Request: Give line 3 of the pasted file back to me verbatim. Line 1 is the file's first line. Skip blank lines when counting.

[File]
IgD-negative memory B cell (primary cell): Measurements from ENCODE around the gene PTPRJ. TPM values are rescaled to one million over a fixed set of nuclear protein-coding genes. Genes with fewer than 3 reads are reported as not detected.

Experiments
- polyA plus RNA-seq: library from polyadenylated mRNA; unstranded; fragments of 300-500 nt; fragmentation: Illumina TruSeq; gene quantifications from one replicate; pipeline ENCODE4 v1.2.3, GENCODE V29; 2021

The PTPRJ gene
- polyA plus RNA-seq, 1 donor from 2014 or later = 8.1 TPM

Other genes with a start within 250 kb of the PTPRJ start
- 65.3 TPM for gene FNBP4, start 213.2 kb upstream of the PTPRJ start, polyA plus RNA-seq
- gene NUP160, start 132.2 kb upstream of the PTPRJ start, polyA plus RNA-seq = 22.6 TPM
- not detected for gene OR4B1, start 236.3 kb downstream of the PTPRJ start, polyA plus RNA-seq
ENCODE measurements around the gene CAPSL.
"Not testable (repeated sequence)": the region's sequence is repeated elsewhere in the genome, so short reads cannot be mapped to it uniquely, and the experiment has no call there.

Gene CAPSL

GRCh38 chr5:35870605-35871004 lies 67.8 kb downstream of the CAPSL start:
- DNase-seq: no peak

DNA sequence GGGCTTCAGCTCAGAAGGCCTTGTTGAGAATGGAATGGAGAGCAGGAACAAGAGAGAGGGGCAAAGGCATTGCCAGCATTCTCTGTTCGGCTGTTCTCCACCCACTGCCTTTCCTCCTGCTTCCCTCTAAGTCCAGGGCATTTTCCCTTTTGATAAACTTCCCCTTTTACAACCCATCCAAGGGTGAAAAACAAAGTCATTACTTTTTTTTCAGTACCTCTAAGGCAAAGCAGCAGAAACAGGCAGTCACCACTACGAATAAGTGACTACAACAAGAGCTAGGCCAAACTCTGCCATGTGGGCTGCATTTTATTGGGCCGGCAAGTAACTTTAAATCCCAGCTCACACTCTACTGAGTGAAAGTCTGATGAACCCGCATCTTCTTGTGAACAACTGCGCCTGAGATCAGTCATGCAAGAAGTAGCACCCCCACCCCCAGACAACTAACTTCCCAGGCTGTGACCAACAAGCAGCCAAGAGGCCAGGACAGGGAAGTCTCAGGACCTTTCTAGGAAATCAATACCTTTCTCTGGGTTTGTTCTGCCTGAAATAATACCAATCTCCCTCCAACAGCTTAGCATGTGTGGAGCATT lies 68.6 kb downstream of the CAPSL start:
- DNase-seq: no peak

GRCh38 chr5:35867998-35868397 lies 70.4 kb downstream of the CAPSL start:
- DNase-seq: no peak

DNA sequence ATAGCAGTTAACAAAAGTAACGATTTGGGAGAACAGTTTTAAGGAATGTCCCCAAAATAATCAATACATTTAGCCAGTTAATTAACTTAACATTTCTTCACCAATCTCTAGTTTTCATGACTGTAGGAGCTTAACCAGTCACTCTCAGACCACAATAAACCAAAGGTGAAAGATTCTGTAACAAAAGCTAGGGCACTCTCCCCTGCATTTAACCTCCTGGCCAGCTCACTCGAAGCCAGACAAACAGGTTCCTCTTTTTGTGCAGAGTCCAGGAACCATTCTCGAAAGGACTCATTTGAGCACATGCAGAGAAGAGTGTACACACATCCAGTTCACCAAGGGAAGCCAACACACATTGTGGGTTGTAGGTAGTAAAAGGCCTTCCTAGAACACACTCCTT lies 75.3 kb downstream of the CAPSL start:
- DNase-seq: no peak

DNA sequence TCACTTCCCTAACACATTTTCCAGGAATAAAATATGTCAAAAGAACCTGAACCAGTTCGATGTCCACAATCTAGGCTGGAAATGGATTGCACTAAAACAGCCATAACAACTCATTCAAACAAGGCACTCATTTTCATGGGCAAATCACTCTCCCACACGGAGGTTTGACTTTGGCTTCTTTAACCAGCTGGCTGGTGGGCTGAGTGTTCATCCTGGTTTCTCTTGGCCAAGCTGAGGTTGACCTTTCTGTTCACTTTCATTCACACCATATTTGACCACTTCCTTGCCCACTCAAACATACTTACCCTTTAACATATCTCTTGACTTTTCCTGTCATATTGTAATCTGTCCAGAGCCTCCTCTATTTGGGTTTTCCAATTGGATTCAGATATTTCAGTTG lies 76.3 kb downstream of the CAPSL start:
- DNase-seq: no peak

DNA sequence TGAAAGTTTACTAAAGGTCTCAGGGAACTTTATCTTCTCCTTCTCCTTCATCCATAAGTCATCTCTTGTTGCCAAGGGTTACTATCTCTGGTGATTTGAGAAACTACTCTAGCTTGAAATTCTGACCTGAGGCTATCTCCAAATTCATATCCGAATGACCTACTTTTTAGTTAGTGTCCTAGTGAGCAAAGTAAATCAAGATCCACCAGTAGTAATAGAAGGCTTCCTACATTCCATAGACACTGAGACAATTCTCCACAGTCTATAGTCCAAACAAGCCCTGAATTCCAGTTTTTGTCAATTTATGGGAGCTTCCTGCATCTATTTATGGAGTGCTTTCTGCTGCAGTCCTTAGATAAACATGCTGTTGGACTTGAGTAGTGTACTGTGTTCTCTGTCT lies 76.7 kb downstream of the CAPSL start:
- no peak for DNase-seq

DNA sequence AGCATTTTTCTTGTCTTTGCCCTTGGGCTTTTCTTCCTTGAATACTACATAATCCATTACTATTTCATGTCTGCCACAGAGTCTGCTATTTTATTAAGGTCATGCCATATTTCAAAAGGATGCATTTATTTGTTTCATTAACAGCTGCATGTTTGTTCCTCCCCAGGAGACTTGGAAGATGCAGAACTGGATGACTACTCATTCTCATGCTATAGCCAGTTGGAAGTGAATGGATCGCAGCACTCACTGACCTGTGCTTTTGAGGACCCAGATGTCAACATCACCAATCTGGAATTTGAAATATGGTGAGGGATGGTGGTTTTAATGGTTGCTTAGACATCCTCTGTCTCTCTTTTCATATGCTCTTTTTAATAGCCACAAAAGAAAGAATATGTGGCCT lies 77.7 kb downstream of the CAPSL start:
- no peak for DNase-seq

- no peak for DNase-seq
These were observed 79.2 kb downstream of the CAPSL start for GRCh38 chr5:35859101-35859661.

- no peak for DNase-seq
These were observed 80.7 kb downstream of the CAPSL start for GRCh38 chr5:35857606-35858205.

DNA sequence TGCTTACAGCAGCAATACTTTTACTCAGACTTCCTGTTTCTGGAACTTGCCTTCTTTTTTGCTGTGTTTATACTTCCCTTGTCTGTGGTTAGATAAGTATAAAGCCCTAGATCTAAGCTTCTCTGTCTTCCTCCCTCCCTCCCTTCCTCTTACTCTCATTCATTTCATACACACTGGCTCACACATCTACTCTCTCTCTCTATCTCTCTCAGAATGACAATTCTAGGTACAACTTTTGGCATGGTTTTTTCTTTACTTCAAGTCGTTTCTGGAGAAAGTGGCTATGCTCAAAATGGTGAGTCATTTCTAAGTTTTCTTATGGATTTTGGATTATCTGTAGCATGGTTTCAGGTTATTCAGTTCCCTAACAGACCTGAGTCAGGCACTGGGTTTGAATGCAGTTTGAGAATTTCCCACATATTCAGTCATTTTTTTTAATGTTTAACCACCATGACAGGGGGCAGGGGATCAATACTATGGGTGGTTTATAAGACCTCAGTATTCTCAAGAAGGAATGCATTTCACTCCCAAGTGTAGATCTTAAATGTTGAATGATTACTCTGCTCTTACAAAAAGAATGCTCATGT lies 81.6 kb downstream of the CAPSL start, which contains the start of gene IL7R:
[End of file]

- polyA plus RNA-seq: library from polyadenylated mRNA; unstranded; fragments of 300-500 nt; fragmentation: Illumina TruSeq; gene quantifications from one replicate; pipeline ENCODE4 v1.2.3, GENCODE V29; 2021